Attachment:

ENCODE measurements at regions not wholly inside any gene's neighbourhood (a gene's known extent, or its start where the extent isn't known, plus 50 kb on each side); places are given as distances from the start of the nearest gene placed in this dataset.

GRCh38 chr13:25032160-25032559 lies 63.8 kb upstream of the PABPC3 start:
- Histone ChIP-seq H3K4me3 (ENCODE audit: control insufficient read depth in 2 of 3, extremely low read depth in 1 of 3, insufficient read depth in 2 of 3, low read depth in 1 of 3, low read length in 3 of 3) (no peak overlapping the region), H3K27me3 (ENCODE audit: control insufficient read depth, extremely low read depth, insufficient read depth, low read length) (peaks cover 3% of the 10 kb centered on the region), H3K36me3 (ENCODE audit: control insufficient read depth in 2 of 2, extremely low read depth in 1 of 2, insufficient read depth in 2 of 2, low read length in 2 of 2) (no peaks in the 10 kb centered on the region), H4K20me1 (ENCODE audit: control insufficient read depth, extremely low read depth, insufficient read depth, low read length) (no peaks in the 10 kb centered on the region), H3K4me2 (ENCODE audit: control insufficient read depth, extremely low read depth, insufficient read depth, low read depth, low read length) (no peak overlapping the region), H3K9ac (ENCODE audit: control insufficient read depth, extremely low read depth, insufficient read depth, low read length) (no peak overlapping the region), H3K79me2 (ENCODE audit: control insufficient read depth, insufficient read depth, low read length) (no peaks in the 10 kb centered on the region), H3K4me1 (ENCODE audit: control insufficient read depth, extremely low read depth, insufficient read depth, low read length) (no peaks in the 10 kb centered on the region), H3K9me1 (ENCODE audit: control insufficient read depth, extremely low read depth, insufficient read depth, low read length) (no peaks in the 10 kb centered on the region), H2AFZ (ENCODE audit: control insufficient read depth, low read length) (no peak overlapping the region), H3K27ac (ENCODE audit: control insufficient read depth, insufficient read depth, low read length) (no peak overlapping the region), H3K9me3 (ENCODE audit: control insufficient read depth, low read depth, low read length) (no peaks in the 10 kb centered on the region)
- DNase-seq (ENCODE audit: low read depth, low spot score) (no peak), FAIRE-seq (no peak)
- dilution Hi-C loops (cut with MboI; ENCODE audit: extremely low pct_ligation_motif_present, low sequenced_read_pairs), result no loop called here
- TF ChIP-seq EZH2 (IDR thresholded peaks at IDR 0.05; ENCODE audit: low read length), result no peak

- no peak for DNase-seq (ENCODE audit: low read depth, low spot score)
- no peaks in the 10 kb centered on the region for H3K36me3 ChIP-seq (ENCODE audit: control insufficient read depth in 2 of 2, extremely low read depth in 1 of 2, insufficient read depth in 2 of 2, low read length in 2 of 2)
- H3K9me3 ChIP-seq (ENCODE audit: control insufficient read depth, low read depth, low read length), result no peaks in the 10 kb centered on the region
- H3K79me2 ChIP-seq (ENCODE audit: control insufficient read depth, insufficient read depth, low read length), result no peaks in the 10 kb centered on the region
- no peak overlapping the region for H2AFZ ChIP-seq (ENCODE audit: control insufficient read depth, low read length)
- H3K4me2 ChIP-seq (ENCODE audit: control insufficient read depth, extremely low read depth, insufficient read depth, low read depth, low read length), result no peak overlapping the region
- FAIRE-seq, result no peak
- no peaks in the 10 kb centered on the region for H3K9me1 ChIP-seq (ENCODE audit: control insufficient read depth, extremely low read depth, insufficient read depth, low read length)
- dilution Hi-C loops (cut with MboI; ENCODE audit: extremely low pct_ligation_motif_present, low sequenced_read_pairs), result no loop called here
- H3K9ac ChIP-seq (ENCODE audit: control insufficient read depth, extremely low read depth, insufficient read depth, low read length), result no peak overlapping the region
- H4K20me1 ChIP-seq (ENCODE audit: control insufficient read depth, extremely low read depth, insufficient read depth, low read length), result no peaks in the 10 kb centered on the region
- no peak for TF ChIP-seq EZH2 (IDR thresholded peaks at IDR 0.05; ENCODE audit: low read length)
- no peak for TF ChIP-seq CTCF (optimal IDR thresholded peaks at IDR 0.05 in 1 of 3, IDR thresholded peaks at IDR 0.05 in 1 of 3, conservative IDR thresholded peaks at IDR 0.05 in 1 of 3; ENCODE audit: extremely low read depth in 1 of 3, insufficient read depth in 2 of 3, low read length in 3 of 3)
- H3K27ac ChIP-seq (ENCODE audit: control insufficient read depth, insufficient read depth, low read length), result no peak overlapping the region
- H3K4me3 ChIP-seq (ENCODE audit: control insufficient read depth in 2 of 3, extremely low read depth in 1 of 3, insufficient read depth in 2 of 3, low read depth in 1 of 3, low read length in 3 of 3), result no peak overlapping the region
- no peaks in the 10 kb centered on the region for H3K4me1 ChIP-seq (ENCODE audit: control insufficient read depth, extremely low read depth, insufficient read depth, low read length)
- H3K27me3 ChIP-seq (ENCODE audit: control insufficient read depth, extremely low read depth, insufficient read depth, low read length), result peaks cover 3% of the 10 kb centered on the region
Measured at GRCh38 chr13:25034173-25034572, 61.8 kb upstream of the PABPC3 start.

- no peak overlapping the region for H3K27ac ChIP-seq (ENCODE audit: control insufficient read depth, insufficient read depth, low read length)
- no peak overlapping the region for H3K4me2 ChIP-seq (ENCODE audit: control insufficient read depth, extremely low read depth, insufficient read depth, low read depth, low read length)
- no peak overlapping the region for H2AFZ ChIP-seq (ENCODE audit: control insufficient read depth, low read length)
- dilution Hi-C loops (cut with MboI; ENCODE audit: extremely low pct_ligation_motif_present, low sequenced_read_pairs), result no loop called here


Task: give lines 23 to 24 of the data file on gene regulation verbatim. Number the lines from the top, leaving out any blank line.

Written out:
- H3K27me3 ChIP-seq (ENCODE audit: control insufficient read depth, extremely low read depth, insufficient read depth, low read length), result peaks cover 3% of the 10 kb centered on the region
Measured at GRCh38 chr13:25034173-25034572, 61.8 kb upstream of the PABPC3 start.